Tim Finn’s Top 5 Must See Concerts – 11/28

This week’s roster of notable shows includes a world-class blues singer, a Grammy-winning R&B songstress on her farewell tour, an avant –garde singer/composer/keyboardist, and a big band led by a master trombonist.


Nov. 30 at Knuckleheads Saloon: Shemekia Copeland

 Copeland is the daughter of ace blues guitarist/vocalist Johnny Copeland and for 20 years she has forged her own eminent career, dazzling blues audiences with her electrifying mix of blues, gospel, and R&B and drawing rave reactions like this: From Rolling Stone magazine: “Shemekia Copeland is a powerhouse, a superstar…she can do no wrong.”  From the Chicago Tribune: “Shemekia Copeland is one of the great blues voices of our time. No one comes close to the sheer firepower that Copeland conjures at will.”

2018 International Blues Challenge champion Kevin Burt opens at 8:30 p.m. Tickets are $28.50 and $43.50.


Nov. 30 and Dec. 1 at the Music Hall: Anita Baker

Baker is an eight-time Grammy winner with five platinum albums who has put 12 singles into the Top 10 of Billboard’s R&B chart. Baker, who turned 60 in January, has declared this her farewell tour, and fans are responding accordingly.

In September, at the second of two sold-out shows at the Greek Theater in Los Angeles, special guest Stevie Wonder told Baker,

“You cannot say goodbye. We want more of you and more of you and more of you. I just want to thank you for the love you’ve given us all this time. More than ever in the world today, we need to make love great again.”

Her farewell shows will be Baker’s first Kansas City performance since a show at the Midland in September 2008. Show time is 8 p.m. each night. Tickets start at $69.

Dec. 1 at YJ’s: Thollem

California native Thollem McDonas is a renaissance man: composer, multi-instrumentalist, vocalist, activist, author and plumber and alchemist of a deep, wide array of music genres. His experiments have created sounds and subgenres described as psych-punk, noise-lounge, agit-punk, post-Americana, world blues.

He has recorded and performed with a who’s-who list of artists and musicians, including members of Deerhoof, the Minutemen, Half Japanese, Wilco, Can, Old Time Relijun, Cibo Matto, and Yeah Yeah Yeahs.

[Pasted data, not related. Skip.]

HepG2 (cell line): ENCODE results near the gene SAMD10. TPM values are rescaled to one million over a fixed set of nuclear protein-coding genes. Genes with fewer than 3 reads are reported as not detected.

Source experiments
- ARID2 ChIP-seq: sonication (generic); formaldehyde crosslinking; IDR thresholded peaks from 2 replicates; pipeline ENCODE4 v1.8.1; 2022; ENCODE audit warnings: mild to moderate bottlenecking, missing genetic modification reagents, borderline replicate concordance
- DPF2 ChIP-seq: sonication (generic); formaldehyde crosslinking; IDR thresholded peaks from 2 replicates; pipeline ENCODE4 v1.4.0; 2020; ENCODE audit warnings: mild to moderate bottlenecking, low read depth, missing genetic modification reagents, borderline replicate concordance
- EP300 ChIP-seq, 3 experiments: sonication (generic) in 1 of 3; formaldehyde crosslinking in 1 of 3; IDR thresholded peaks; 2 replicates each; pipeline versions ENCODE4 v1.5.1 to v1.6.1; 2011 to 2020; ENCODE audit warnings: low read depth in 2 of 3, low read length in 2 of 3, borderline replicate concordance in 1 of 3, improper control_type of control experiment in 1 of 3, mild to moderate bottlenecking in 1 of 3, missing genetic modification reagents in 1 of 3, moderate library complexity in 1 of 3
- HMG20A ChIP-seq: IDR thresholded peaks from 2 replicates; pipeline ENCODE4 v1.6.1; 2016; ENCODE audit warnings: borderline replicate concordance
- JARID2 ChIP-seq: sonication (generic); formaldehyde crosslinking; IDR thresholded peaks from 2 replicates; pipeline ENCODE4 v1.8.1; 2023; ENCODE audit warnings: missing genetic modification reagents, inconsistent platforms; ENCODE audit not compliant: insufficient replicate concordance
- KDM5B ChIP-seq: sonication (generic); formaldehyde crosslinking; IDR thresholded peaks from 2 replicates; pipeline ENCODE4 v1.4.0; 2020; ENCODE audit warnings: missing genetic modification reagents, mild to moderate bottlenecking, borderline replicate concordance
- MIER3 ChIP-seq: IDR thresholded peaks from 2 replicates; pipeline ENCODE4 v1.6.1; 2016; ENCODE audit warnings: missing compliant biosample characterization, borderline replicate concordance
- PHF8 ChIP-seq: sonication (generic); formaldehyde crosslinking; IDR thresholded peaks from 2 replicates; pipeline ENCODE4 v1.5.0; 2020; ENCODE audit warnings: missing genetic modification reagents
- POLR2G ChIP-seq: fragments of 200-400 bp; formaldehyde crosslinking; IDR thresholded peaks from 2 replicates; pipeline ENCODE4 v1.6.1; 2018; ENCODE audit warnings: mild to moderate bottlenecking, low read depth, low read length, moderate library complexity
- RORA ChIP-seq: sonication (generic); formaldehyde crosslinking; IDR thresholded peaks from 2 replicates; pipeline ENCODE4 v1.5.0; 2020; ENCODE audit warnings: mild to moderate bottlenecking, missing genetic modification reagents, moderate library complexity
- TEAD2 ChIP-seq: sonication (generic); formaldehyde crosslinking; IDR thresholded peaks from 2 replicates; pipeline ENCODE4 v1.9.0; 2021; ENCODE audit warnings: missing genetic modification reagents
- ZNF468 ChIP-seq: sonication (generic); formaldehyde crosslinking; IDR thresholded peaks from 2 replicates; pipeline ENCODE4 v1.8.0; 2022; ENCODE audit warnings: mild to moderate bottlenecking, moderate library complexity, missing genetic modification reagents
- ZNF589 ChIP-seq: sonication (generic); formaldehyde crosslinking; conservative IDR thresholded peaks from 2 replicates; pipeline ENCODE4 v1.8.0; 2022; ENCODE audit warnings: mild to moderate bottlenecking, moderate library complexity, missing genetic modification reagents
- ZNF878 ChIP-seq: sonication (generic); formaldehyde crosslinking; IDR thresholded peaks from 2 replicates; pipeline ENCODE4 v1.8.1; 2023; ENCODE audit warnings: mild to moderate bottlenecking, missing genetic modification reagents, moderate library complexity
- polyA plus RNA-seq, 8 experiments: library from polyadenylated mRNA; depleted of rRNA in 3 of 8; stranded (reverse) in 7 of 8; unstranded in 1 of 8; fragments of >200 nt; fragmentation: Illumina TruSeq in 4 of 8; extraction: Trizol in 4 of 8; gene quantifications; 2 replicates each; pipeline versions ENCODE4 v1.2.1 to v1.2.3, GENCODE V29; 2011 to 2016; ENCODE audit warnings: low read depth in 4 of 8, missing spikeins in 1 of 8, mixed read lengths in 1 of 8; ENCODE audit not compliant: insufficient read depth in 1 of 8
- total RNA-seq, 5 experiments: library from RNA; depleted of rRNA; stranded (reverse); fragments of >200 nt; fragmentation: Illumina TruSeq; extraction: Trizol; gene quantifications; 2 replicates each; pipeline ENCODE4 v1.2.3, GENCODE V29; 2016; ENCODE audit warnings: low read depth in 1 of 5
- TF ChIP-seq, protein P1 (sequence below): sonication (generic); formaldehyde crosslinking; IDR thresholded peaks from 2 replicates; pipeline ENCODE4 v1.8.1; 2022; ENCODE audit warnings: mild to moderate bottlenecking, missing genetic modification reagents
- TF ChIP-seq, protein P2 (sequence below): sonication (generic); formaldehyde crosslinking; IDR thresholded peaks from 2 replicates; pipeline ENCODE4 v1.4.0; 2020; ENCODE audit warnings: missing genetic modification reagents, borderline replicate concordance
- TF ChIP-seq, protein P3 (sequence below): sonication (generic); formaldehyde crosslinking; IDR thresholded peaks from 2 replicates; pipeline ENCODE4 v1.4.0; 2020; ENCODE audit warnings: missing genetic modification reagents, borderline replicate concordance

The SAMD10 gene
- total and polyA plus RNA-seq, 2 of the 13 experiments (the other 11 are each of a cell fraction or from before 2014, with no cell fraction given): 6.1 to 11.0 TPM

Thellum will perform two sets at the new YJ’s, 1746 Washington St.: one solo and one with Kansas City ace drummer Brian Steever.

 Show time is 8 p.m. A $10 donation is suggested.


Dec. 2 at RecordBar: The Marcus Lewis Big Band

 Lewis, a trombinist, is a native of Georgia who moved to Kansas City in 2013. His music resume includes a degree in jazz performance from Valdosta State in Georgia, a teaching assistantship at the University of Nebraska at Omaha, a music directorship on a cruise line, a touring member of Sugarfoot’s Ohio Players, and a member of the touring brass section for Janelle Monae.  Since his move to Kansas City, Lewis has immersed himself in the city’s music scene.

In September, the Marcus Lewis Big Band released Brass and Boujee, which local jazz critic Bill Brownlee called “a poised dispatch from the intersection of jazz and hip-hop.” Lewis said of the album: “It’s the first time that I know of that an 18-piece big band has played with two rappers fronting it.”

You may have seen Lewis and his band perform at Starlight Theater in October, opening for Monae as part of The Weekend, a component of the 10-week Open Spaces series. If not, here’s another chance.

Show time is 8:30 p.m. Admission to the 18-and-older show is $5.


Dec. 4 at the Arvest Bank Theater at the Midland: Chvrches

Chvrches is a synth-pop trio from Scotland that has attracted widespread praise from critics since its debut in 2013.  The British Observer said Chvrches’ electro-pop “is only just short of brilliant.” Wired magazine called them the heirs to Depeche Mode, New Order and “other titans of British electronic music.” And Consequence of Sound declared: Chvrches has “evolved from a hype band to something much more coveted: a great band.”

See/hear for yourself at the Midland on Tuesday. Also on the bill: The Moth & the Flame and Royal Teeth. Show time is 7 p.m. Tickets to the all-ages show start at $29.65.

 A look ahead: Other shows to know about

 Manchester Orchestra, Dec. 2 at the Uptown Theater: This four-piece from Atlanta has been grinding out its dynamic, emotive brand of artsy indie-/alt-rock since 2004 and with each album has taken its sound into interesting, at times confounding, directions.

 Radkey with Drop a Grand and Bad Ideas, Dec. 21 at RecordBar: Radkey comprises a trio of brothers from Kansas City via St. Joseph who continue to produce appealing blends of punk, Afro-punk, metal and hard rock.

 Sam Bush, Jan. 18 at Knuckleheads: Bush is a virtuoso on the mandolin, a pioneer in the world of progressive bluegrass and a regular collaborator with Alison Krauss.

 Trampled by Turtles, Jan. 19 at The Truman: A quartet from Minnesota, Trampled by Turtles does intriguing things with insurgent country, folk and bluegrass.

 Charlie Wilson, Feb. 14 at Municipal Auditorium: The former leader of the Gap Band will provide the perfect Valentine’s Day celebration for you and your significant other. Or for you and friends.

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